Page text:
The seats at DRV PNK Stadium filled up quickly with fans eager to get a glimpse at Inter Miami’s new superstar. Lionel Messi — arguably the greatest soccer player ever — stood on a runway in the middle of the field, looking out at his new home.
“Thank you, Miami,” Messi said to the crowd. “I’m happy to be here with you all.”
The next chapter of the 36-year-old’s storied career will begin here. Not at Camp Nou in Barcelona or Parc des Princes in Paris. At Inter Miami’s DRV PNK Stadium — a cozy venue in Fort Lauderdale, Florida, decorated with the team’s pink and black colors.
Messi will make his Inter Miami debut Friday against Cruz Azul in the League’s Cup. Coach Tata Martino said Thursday he hasn’t decided if Messi and fellow Inter Miami newcomer Sergio Busquets will start, or how long they will play.
When the seven-time Ballon d’Or winner announced in June that he would join Inter Miami, the club — which is only in its fourth season — had to rush to add renovations to the stadium to accommodate the added attention.
Inter Miami for now plays home matches at the 18,000-seat stadium about 45 minutes north of the site in Miami where the team wants to build a permanent complex. DRV PNK Stadium was built on the previously named Lockhart Stadium, which was originally designed for high school sports. It sits across the street from Fort Lauderdale Executive Airport, where Messi and his family arrived last week.
Silver bleachers were added last week to the northeast and southeast corners, increasing capacity by about 3,000 seats. That will still leave it well short of the nearly 100,000 seats at Camp Nou, where Messi rose to international stardom.
“You probably could never add enough seats to accommodate all of the interest that the team is experiencing,” said Stephanie Toothaker, outside counsel for Inter Miami. “I think we’ve done as much as we can in such a short period of time.”
Inter Miami co-owner David Beckham can relate to the adjustment of coming from overseas to play in MLS. Beckham in 2007 joined the LA Galaxy after spending the early years of his career playing at Old Trafford with Manchester United then at Santiago Bernabéu Stadium with Real Madrid.
The league was much different when Beckham made his transition.
“I think there was 15 teams in the league at that point,” Beckham said. “Not many teams had soccer-specific stadiums. Now, there’s 30 teams in the league, and most of the teams have stadiums.”
Average MLS attendance this season is just under 23,000. Inter Miami is averaging 16,482. In June, Messi suited up for Argentina in an exhibition match against Australia in Beijing in front of more than 50,000 people.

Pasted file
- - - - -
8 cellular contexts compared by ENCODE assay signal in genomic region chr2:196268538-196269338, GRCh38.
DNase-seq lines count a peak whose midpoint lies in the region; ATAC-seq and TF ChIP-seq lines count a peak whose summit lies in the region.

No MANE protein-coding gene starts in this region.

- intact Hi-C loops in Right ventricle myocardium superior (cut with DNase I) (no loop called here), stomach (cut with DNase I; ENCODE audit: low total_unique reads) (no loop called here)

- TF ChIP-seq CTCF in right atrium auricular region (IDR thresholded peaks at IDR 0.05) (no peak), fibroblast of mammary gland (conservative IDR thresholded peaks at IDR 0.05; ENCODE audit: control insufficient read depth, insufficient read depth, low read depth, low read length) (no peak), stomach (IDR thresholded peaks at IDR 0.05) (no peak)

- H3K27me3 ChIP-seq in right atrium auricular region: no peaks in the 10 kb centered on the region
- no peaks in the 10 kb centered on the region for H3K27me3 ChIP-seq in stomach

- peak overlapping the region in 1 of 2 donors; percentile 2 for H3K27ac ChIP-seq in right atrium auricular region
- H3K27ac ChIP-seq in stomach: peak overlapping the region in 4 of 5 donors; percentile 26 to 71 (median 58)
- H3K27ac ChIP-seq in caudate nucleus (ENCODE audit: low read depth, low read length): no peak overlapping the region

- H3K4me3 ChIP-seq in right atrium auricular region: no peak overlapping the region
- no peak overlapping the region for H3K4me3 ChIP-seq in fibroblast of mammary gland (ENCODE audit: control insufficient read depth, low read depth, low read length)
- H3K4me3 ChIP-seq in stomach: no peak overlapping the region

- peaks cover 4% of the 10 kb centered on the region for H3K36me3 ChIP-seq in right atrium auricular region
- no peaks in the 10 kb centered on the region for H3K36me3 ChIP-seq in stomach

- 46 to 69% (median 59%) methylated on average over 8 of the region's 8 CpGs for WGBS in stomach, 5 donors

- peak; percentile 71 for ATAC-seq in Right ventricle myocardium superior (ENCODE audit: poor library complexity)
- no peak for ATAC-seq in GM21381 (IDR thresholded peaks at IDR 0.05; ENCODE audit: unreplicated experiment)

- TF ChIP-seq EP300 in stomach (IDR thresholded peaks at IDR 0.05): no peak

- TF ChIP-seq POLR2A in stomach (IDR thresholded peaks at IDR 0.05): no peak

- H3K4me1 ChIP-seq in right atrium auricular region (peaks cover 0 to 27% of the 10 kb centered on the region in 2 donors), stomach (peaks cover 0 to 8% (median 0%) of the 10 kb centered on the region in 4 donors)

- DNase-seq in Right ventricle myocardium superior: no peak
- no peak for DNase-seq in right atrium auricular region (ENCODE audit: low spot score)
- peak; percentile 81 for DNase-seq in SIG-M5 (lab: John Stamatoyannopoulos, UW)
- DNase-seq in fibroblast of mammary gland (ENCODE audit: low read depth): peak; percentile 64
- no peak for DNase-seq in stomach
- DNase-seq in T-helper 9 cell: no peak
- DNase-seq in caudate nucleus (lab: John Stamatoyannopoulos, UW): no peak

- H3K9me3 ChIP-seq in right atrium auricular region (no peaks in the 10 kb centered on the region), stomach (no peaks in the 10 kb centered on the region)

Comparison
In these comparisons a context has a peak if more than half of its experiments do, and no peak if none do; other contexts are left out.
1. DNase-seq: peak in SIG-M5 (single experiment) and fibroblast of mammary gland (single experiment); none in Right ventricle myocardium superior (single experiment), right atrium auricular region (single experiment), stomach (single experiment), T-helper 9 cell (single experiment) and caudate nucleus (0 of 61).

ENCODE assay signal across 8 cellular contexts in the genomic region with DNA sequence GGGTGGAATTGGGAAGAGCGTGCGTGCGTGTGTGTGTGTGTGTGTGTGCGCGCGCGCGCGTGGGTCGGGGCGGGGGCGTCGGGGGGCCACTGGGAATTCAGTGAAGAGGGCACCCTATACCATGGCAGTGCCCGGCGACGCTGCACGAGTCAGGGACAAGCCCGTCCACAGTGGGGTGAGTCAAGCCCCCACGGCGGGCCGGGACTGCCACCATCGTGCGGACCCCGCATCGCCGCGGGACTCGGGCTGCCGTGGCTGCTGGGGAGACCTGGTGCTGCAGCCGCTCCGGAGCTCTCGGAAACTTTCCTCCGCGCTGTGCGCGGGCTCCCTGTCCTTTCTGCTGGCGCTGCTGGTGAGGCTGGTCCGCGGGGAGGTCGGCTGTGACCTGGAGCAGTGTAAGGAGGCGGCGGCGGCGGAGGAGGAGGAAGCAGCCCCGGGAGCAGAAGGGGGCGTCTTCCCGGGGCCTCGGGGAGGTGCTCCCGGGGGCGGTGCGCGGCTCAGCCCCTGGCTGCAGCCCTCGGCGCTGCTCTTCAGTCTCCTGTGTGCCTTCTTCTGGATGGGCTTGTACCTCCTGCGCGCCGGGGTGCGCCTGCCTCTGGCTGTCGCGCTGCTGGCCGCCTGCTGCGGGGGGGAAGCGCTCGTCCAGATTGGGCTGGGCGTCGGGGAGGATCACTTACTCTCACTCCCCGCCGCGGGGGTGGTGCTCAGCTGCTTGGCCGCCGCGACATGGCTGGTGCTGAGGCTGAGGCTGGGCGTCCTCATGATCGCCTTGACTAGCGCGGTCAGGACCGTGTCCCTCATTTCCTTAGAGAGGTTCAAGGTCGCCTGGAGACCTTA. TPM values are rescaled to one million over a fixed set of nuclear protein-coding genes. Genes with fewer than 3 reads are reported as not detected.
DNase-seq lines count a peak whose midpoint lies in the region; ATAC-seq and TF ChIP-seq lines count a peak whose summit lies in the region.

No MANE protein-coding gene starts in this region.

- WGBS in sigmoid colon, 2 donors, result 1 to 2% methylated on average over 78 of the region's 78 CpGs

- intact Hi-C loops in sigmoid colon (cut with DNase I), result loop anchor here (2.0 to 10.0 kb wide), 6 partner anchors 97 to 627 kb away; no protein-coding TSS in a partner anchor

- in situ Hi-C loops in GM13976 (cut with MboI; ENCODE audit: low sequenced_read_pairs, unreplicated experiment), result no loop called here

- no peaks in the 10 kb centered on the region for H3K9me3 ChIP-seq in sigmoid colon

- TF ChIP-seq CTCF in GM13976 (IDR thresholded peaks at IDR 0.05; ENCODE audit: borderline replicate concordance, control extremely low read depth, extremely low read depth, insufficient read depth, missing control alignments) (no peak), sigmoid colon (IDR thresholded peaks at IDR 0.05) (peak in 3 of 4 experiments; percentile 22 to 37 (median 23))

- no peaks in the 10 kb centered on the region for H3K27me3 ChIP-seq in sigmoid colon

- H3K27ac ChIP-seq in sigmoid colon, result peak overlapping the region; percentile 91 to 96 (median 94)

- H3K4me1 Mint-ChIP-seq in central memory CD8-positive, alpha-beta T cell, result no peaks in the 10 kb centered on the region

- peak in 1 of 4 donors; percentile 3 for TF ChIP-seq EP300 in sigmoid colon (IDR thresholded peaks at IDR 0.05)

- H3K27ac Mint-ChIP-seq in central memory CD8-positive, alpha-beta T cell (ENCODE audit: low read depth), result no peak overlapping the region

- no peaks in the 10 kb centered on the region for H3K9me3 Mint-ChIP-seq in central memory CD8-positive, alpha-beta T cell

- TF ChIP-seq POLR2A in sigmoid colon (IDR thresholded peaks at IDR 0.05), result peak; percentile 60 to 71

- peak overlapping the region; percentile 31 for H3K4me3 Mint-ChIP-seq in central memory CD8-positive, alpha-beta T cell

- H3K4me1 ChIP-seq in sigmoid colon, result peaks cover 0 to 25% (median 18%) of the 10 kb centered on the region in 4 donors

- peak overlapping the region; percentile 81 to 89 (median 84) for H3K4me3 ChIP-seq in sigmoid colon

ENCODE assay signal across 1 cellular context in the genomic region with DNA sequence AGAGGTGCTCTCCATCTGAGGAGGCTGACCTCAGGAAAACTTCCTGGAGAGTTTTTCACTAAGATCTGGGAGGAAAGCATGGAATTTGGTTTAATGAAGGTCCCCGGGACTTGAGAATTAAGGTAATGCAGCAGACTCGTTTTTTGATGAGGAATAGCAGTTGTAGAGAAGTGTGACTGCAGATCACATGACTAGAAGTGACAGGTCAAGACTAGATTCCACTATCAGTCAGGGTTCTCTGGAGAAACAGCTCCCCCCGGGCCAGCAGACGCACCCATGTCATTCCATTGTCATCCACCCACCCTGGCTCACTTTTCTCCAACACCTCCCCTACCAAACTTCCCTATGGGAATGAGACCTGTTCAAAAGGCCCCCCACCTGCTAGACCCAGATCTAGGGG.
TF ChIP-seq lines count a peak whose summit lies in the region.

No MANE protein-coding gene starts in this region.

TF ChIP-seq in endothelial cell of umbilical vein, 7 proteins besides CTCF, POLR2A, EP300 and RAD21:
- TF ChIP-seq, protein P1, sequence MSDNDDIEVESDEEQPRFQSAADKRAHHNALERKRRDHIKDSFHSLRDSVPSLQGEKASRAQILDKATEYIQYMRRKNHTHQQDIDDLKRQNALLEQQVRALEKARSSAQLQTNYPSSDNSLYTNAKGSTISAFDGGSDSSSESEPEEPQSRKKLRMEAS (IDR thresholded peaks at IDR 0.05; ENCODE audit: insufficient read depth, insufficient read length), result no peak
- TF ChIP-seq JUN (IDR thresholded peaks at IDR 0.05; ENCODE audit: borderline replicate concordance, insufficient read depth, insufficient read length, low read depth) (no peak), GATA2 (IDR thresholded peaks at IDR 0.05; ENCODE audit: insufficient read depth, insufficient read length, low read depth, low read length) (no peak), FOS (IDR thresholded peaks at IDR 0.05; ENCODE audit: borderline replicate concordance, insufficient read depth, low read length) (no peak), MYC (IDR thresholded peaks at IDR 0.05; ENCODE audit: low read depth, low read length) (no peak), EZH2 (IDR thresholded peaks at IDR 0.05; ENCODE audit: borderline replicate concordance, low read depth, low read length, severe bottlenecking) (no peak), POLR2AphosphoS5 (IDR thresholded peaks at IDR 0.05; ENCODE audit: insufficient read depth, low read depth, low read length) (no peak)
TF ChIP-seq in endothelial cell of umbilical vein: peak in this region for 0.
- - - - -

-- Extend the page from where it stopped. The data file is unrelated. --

In the weeks after Messi’s announcement, some speculated that the team could move its home matches to the 65,000-seat Hard Rock Stadium in Miami Gardens, home of the NFL’s Dolphins and a venue for the 2026 World Cup. Such is the case for many MLS teams.
Atlanta United FC and Charlotte FC share their home venues with the NFL’s Panthers and Falcons. Mercedes-Benz Stadium in Atlanta holds around 70,000 for NFL games and 45,000 for soccer games. Bank of America Stadium in Charlotte has 74,000 seats. Charlotte FC’s first ever home game last year set an MLS attendance mark of 74,479, which could easily be the amount of people who show up to watch Messi play for his new MLS team.
Inter Miami co-owner Jorge Mas said Tuesday that the plan is to play the remaining regular-season home matches at DRV PNK Stadium, but there is a possibility of playing certain matches at Hard Rock Stadium.
“We have the U.S. Open Cup semifinal. I anticipate if we were successful at winning that game, I do anticipate that a U.S. Open Cup final will be at a large stadium,” Mas said. “If we’re able to be a home team — Houston wins on the other side of the bracket — I would probably anticipate that game being at Hard Rock. We have a very good relationship with the people at Hard Rock. We could sell 70,000 seats here if we wanted to.”
A match between the Galaxy and the Los Angeles Football Club recently saw an MLS record crowd of 82,110 at the Rose Bowl.
“MLS was launched in big football stadiums,” MLS Commissioner Don Garber said. “We went through 20 years of building smaller soccer-specific stadiums. I still think that is our model ... But if a team wants to play a match in a large stadium, and they think they can sell 80,000 seats, the league is going to say, ‘Just tell us where, and we’ll show up with the Apple cameras.’”
It wouldn’t be surprising for 70,000 people to show up to see Messi’s first MLS game.
A group of fans arrived at DRV PNK Stadium Tuesday morning — some as early as 6:45 a.m. — to get a look at Messi, who took part in his first training session with Inter Miami. The practice started around 8:45 a.m. but was not open to fans. Members of the media were able to watch the first 15 minutes. The small crowd of fans waited in the heat and rain.
Around noon, they sprinted to the side of the stadium’s parking lot where Messi’s car was leaving Inter Miami’s training complex. One more attempt at getting a peek at the star.
Some had never been to an MLS or Inter Miami game, but they’ll be at DRV PNK Stadium, early, on Friday.
“I was over there and I started running,” said Diego Martinez, who traveled from New Jersey and waited for six hours Tuesday. He will attend his first Inter Miami game Friday. “It’s going to be crazy.”
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